The Thompson Ranch sits at the bottom of 600 West, near 2700 North. Years ago, the lane heading north up to Pleasant View City Building was just dirt. During Shorty Thompson’s daily walks all the way up this dirt lane to pick up his mail and paper, he liked to make wild gestures like throwing his hat up in the air or flipping the birdy to people who passed by. It didn’t matter if you were the bishop or the mayor, he liked to make you laugh.
600 West in today’s Pleasant View was commonly known as “Shorty’s Lane” long before the city ever changed the name of the street in honor of Shorty Thompson. Friends, busses of school children, and other locals often went out of their way to drive past “Shorty’s Lane” to see the next crazy thing Shorty would do in front of the crowd.
His son, Sonny, remembers his dad frequently throwing his shovel or his pitchfork when a car would drive by. The street was officially changed during a Pleasant View City Council Meeting last year. Sonny’s fond memories of his dad and the heritage he left will always be cherished.
For 62 years, Sonny Thompson of Pleasant View worked side-by-side with his dad and local funny man on the ranch running cattle and cutting hay. Still today, Sonny keeps the memory of his late father alive by helping run Shorty’s land and Thompson Ranch. He, along with his mother, Joan “Jo”, reminisce about the good times they had together with Shorty.
They hosted rodeos and bucking contests and worked to help all the youth in the area learn to ride. Jo, Shorty’s wife, smiles widely as she talks about Shorty’s kindness with the kids who came to be a part of Shorty’s extended family. Jo would set the kids up with fresh grilled hamburgers and drinks while Shorty taught the kids how to rope and ride.
Jo remembers the fond times with the kids that would frequent her Ranch. However, she and Shorty would not put up with any reckless behavior. There was no smoking, drinking, or fighting to be had at the Ranch. Shorty and Jo hoped to teach the youth manners and respect.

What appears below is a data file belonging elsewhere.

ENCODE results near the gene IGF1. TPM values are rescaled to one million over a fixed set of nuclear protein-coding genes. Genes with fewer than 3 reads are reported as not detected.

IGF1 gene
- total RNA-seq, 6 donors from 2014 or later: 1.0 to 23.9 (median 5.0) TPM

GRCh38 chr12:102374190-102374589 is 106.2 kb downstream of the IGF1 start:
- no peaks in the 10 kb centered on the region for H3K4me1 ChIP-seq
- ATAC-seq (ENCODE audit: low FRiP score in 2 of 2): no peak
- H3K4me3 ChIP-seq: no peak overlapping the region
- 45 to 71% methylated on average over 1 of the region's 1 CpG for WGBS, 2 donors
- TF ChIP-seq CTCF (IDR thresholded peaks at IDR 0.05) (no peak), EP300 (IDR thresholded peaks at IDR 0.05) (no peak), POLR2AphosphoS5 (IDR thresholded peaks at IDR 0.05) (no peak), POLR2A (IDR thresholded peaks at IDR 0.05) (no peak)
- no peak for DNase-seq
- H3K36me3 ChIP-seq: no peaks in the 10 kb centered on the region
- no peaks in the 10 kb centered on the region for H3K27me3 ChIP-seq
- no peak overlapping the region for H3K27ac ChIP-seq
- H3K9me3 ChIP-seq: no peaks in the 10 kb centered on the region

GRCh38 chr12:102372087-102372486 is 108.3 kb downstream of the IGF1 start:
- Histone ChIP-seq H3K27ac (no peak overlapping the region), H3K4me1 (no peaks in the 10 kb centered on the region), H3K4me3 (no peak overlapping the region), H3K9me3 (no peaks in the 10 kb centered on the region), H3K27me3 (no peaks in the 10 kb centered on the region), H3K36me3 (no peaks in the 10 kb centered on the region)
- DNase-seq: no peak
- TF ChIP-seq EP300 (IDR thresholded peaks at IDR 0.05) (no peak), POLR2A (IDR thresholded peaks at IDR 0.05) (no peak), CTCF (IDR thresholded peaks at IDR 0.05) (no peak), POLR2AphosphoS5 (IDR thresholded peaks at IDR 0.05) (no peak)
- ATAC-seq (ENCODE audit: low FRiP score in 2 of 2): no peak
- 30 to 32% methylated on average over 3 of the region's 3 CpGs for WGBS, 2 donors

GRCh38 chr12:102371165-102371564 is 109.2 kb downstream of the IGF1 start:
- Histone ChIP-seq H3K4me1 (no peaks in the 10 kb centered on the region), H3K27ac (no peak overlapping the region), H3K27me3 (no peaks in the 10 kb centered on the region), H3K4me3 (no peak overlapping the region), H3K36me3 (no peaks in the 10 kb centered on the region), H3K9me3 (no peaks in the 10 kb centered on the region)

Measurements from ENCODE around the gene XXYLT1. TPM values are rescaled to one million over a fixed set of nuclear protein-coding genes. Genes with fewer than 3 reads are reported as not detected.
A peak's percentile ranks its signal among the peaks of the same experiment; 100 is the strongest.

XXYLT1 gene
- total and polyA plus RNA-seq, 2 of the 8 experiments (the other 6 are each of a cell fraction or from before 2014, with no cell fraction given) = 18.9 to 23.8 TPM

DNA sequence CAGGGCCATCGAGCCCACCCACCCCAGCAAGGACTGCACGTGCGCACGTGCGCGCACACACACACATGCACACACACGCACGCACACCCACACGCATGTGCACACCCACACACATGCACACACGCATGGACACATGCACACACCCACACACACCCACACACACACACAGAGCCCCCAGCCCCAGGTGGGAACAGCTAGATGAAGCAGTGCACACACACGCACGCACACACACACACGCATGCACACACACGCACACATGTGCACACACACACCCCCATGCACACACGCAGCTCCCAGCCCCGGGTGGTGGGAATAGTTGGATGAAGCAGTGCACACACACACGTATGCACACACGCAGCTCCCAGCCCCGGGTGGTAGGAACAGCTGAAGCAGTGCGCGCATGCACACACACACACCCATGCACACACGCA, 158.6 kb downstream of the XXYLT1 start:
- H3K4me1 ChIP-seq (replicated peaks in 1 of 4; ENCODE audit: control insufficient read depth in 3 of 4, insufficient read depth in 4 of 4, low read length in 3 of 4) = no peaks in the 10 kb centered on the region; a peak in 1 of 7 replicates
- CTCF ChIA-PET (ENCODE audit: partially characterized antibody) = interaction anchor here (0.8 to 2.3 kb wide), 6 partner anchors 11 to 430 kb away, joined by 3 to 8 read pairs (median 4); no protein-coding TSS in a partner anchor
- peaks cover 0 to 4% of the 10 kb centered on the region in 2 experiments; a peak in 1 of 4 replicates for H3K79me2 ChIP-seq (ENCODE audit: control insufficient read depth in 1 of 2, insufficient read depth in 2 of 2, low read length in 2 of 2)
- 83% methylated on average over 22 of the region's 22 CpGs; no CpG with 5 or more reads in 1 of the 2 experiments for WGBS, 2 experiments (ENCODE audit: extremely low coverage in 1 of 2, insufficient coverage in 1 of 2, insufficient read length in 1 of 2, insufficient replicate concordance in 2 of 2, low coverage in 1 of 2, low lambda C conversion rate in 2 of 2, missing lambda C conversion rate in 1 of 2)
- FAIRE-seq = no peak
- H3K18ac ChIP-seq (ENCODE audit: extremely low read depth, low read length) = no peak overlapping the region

Once, Jo heard a woman screaming in the field just north of her home. She grabbed her shot gun and headed up toward the field. The man took one look at her as she loaded her gun and ran off quicker than a wink. Jo then got the woman help immediately. For her unselfish service, she was awarded the North View Fire badge, as well as the Pleasant View police badge with her name and the title of “Mrs. Pleasant View” inscribed on it.
The legacy of Shorty and Jo Thompson lives on through their children and grandchildren. For instance, Sonny Thompson, their son, exemplifies the humor, kindness, respect, and work ethic that his parents taught. Throughout his life, those who know him would say that Sonny is a great father, outstanding cattleman, and a knowledgeable glass man.
In his teenage years, his work ethic stood out. Those who stopped in would find that he had helped to maintain quite the establishment. Two individuals in particular, Cal Grant (pictured) and Jerry Naylor (pictured), became influential mentors and great friends to him. For instance, Jerry Naylor, who frequently transported glass into Pleasant View and North Ogden, noticed Sonny’s skill and personable demeanor. Jerry decided to offer him a job at his glass shop, Valley Glass. Sonny accepted and has now been at Valley Glass 47 years.
Sonny started as a glass installer for Valley Glass, but today focuses mostly on sales, which is a perfect role for such a people person. He loves his customers and often shows up on location when their windows or glass are being installed, just to make sure everything goes alright.
Once you have met Sonny, you are a forever friend. He also seems to know just about everyone and everyone knows him. He has become an area icon just as his father was. With the family owning and renting out multiple areas of land strictly for raising and grazing cattle on, residents both old and young are also grateful for these open, beautiful spaces.
As warm and welcoming as he is, Sonny invited us out to see the land where the Ranch sits. We were able to take a few pictures and to meet the influential mentors to Sonny. Cal Grant who owns Grant’s Bulls, and Jerry Naylor, chatted with Sonny as if they were brothers.
It was clear that these three friends formed a bond that can only be forged over the period of many, many years. Cal has taught him so much about running a ranch and has helped him breed his cattle for many years. And Jerry has been there every step of the way with his growth as the head salesman for Valley Glass.
So, next time you drive up “Shorty’s Lane,” notice the open cattle land and far-reaching alfalfa fields. You may even see Sonny’s white Valley Glass truck or his dear mother, Jo, walking into her lovely home. Then, see if you can picture a crazy cowboy throwing a pitchfork wildly in the air, and just try not to smile.